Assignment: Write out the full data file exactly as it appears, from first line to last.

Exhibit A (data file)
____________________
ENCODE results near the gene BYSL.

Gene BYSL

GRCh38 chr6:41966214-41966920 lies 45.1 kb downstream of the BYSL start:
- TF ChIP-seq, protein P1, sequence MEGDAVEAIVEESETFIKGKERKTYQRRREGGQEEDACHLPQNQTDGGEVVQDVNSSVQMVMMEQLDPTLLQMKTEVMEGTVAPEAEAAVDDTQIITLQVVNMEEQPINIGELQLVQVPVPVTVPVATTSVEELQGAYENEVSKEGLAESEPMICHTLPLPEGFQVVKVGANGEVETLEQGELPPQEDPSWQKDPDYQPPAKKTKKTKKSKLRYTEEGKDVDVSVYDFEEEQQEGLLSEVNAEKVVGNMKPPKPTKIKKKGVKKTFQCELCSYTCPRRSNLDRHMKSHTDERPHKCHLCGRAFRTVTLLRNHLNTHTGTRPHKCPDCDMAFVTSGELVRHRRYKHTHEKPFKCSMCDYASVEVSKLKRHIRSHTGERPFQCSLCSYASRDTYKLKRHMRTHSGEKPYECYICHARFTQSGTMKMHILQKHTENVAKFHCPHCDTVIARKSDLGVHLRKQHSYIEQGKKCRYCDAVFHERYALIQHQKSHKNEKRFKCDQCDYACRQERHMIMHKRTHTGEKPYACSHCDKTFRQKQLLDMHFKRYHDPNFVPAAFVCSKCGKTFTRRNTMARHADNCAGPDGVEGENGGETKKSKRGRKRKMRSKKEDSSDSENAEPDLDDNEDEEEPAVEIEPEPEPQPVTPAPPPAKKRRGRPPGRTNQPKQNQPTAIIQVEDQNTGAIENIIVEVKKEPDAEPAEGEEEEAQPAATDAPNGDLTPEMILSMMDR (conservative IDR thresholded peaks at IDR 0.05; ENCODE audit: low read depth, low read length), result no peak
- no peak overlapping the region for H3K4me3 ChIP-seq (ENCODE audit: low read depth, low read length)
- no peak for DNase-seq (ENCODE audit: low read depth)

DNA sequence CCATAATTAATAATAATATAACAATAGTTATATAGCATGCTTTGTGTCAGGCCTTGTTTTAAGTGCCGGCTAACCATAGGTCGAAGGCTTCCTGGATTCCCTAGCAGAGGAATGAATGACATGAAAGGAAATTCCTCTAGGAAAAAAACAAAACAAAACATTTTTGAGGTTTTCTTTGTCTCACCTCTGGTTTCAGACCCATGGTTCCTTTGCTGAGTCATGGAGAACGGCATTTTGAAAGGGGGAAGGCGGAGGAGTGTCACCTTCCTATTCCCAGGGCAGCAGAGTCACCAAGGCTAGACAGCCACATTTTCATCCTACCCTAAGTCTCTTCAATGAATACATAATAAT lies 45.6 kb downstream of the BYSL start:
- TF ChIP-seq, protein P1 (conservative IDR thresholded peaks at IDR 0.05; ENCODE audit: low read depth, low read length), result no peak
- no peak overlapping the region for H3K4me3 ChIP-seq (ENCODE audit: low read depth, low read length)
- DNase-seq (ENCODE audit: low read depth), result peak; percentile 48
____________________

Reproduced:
ENCODE results near the gene BYSL.

Gene BYSL

GRCh38 chr6:41966214-41966920 lies 45.1 kb downstream of the BYSL start:
- TF ChIP-seq, protein P1, sequence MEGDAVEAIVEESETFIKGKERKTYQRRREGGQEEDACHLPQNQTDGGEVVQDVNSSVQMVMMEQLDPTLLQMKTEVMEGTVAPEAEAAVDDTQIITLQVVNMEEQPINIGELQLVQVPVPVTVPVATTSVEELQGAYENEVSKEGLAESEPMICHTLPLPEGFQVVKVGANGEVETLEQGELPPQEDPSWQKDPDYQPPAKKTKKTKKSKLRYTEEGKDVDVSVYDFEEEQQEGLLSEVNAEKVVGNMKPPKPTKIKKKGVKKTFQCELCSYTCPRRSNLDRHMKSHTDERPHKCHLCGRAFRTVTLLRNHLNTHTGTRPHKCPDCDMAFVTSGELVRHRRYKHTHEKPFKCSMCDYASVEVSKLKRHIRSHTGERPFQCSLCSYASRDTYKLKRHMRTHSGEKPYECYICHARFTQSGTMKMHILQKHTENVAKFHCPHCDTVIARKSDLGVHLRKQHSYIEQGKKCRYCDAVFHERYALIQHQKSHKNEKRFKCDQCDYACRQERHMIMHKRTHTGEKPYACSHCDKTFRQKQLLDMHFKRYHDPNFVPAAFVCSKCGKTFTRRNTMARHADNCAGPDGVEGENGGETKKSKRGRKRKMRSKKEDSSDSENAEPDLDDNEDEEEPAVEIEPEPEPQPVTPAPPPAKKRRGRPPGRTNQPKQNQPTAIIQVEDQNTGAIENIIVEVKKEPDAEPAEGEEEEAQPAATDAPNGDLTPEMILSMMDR (conservative IDR thresholded peaks at IDR 0.05; ENCODE audit: low read depth, low read length), result no peak
- no peak overlapping the region for H3K4me3 ChIP-seq (ENCODE audit: low read depth, low read length)
- no peak for DNase-seq (ENCODE audit: low read depth)

DNA sequence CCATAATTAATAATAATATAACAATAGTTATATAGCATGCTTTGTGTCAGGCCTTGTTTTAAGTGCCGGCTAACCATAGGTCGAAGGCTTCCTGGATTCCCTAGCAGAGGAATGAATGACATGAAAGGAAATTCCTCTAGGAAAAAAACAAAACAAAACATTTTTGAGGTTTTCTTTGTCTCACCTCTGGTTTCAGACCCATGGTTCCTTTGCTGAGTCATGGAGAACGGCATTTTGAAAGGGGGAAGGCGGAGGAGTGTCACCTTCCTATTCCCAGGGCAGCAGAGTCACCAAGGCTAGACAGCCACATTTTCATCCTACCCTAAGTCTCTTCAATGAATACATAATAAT lies 45.6 kb downstream of the BYSL start:
- TF ChIP-seq, protein P1 (conservative IDR thresholded peaks at IDR 0.05; ENCODE audit: low read depth, low read length), result no peak
- no peak overlapping the region for H3K4me3 ChIP-seq (ENCODE audit: low read depth, low read length)
- DNase-seq (ENCODE audit: low read depth), result peak; percentile 48